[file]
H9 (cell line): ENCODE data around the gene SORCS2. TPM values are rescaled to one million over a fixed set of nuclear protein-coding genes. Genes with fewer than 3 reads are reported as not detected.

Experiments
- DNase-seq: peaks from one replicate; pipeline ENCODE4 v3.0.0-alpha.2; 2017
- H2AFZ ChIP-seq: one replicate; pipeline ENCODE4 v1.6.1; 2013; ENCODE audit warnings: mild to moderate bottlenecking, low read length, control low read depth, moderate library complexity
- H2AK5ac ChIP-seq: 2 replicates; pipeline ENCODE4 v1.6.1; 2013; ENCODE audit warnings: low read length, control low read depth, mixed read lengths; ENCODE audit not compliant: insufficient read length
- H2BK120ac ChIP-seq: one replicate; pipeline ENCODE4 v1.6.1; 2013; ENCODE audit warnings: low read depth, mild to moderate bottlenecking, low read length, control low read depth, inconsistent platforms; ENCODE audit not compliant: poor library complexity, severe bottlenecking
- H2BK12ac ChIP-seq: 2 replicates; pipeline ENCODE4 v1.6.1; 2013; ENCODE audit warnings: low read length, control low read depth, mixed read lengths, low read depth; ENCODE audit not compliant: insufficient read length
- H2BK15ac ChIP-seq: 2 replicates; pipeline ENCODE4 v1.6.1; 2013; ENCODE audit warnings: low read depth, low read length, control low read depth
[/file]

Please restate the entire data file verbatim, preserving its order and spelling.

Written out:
H9 (cell line): ENCODE data around the gene SORCS2. TPM values are rescaled to one million over a fixed set of nuclear protein-coding genes. Genes with fewer than 3 reads are reported as not detected.

Experiments
- DNase-seq: peaks from one replicate; pipeline ENCODE4 v3.0.0-alpha.2; 2017
- H2AFZ ChIP-seq: one replicate; pipeline ENCODE4 v1.6.1; 2013; ENCODE audit warnings: mild to moderate bottlenecking, low read length, control low read depth, moderate library complexity
- H2AK5ac ChIP-seq: 2 replicates; pipeline ENCODE4 v1.6.1; 2013; ENCODE audit warnings: low read length, control low read depth, mixed read lengths; ENCODE audit not compliant: insufficient read length
- H2BK120ac ChIP-seq: one replicate; pipeline ENCODE4 v1.6.1; 2013; ENCODE audit warnings: low read depth, mild to moderate bottlenecking, low read length, control low read depth, inconsistent platforms; ENCODE audit not compliant: poor library complexity, severe bottlenecking
- H2BK12ac ChIP-seq: 2 replicates; pipeline ENCODE4 v1.6.1; 2013; ENCODE audit warnings: low read length, control low read depth, mixed read lengths, low read depth; ENCODE audit not compliant: insufficient read length
- H2BK15ac ChIP-seq: 2 replicates; pipeline ENCODE4 v1.6.1; 2013; ENCODE audit warnings: low read depth, low read length, control low read depth